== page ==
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Well, what I don't understand is, if I can just log in as "root" so easily and never have to even think about the word "sudo", then why can't I do the same thing in a different account? – Mehrdad Jan 11 '11 at 2:43
@Lambert: Because those other accounts are not UID 0. – JanC Jan 11 '11 at 3:47
Huh... so even adding myself to the group sudo or even something like that isn't enough? :( – Mehrdad Jan 11 '11 at 5:34

You could install/activate the 'su' command and configure the shell to run it on startup.

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Is there any more "direct" way? Such as using sudoers or by adding myself to some special group? – Mehrdad Jan 11 '11 at 1:19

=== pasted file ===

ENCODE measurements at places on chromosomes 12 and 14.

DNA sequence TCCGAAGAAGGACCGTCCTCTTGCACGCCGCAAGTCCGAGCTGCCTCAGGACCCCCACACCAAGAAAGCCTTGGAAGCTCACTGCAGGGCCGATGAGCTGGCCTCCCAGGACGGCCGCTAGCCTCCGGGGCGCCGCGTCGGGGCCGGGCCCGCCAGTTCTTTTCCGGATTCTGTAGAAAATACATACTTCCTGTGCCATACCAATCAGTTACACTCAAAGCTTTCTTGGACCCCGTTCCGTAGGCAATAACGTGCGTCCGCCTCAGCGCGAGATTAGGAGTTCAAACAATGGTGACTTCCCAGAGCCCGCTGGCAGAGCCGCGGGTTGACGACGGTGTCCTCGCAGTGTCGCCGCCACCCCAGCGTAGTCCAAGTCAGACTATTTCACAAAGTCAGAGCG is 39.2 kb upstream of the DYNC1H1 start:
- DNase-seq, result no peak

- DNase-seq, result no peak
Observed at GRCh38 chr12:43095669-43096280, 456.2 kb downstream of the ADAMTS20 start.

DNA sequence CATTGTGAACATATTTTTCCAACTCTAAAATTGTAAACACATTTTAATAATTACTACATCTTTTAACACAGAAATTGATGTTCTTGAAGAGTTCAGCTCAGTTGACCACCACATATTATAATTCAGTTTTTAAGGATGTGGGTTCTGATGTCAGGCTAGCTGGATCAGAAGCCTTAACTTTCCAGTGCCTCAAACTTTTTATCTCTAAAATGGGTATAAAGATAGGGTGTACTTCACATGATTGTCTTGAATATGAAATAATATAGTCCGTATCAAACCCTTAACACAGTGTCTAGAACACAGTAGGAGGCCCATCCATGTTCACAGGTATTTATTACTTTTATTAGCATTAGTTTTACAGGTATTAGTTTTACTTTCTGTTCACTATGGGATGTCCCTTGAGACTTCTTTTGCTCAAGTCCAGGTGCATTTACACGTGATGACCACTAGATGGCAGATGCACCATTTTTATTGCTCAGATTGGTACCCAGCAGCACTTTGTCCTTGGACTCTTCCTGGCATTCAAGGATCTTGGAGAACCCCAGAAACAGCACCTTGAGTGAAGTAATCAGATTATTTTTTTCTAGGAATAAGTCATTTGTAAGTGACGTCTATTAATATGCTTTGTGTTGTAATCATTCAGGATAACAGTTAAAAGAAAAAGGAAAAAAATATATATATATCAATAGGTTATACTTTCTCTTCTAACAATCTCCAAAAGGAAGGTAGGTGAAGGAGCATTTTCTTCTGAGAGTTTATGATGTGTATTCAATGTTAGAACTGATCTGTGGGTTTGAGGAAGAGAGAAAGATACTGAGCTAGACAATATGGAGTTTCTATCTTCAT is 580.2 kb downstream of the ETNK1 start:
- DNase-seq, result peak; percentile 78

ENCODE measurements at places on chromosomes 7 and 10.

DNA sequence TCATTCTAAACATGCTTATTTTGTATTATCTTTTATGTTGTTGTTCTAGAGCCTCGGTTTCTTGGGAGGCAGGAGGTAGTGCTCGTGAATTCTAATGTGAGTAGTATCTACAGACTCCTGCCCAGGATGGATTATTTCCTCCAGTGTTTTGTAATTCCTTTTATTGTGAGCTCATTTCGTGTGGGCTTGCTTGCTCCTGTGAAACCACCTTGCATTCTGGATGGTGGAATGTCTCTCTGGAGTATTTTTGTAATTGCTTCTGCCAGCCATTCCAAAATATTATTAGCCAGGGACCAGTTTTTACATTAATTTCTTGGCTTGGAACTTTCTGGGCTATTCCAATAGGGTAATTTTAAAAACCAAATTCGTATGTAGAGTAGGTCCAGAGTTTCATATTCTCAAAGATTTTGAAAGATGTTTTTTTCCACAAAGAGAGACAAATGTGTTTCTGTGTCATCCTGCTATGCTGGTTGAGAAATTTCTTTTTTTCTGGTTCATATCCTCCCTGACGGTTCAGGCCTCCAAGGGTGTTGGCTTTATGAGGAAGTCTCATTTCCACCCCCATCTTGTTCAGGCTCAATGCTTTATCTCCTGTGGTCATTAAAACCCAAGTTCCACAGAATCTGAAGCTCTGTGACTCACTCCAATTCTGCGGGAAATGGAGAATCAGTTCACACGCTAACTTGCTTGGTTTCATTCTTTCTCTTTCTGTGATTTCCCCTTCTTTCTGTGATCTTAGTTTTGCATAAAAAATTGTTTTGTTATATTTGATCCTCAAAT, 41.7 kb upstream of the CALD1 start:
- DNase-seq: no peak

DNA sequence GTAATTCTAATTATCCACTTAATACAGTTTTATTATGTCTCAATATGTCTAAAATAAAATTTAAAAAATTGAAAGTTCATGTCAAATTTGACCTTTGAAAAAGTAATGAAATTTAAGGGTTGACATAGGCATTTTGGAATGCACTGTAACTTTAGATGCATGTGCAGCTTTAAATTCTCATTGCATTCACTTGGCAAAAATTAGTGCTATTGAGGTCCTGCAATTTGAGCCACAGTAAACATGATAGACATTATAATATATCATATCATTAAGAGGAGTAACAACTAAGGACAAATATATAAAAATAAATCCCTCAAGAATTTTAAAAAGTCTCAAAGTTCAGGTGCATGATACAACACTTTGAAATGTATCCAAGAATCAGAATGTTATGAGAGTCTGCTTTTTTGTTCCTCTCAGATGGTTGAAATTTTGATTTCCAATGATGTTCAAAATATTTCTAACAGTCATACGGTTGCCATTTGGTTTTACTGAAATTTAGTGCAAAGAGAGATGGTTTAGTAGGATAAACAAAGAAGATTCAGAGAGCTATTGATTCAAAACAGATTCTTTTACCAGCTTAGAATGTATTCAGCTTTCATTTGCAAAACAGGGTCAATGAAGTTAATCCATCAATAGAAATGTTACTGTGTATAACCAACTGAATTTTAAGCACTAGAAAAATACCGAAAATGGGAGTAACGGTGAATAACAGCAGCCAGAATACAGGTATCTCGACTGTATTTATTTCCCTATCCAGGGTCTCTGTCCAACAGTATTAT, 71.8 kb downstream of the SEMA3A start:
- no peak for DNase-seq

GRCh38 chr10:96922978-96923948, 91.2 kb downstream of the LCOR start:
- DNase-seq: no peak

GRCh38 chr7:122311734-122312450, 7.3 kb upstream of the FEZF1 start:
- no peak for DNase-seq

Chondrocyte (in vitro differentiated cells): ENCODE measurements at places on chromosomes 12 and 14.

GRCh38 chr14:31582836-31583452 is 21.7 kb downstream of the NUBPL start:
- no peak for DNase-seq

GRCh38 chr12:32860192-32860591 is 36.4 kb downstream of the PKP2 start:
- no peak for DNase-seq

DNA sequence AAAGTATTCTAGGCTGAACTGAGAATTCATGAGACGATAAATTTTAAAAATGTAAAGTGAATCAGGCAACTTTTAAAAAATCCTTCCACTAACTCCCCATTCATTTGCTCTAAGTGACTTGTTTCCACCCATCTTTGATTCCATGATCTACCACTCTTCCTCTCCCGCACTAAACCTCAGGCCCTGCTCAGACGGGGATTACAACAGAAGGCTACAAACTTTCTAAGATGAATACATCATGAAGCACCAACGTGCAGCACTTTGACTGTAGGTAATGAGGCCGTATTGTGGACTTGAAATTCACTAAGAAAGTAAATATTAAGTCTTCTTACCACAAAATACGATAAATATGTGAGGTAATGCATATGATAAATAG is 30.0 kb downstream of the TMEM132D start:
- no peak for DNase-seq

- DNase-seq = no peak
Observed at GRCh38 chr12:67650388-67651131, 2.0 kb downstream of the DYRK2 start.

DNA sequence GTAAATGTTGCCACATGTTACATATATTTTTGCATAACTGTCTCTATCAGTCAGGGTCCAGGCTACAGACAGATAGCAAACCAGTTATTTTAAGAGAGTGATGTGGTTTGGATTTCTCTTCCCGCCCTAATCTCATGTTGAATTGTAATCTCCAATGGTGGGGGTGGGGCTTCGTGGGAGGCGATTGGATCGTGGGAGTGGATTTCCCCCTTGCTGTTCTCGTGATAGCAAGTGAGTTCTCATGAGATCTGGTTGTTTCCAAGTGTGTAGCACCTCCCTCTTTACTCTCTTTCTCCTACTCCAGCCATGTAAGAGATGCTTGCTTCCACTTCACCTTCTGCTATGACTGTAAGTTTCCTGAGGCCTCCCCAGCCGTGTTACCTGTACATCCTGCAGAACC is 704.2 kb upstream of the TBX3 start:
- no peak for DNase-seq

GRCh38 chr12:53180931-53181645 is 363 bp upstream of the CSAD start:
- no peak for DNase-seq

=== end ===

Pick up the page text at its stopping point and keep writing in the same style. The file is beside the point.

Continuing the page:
sudo -s does the same thing. – psusi Jan 11 '11 at 2:37
@psusi: But isn't the point of the question precisely to not have to do that every single time I start the computer? – Mehrdad Jan 11 '11 at 2:41
Is there any way to make it not ask for the password every single time? – Mehrdad Jan 11 '11 at 10:39

I don't see how hard it is to run sudo -i once in a terminal, and then just use this one terminal (or you could open more than one, but then you would have to type your password again) to do all your sudo stuff.

(And no, I can't really see the big problem in typing your password once in a while. It's really not that time consuming, and unless you close your terminal after each command, sudo will not ask for your pass for a while after you have authenticated).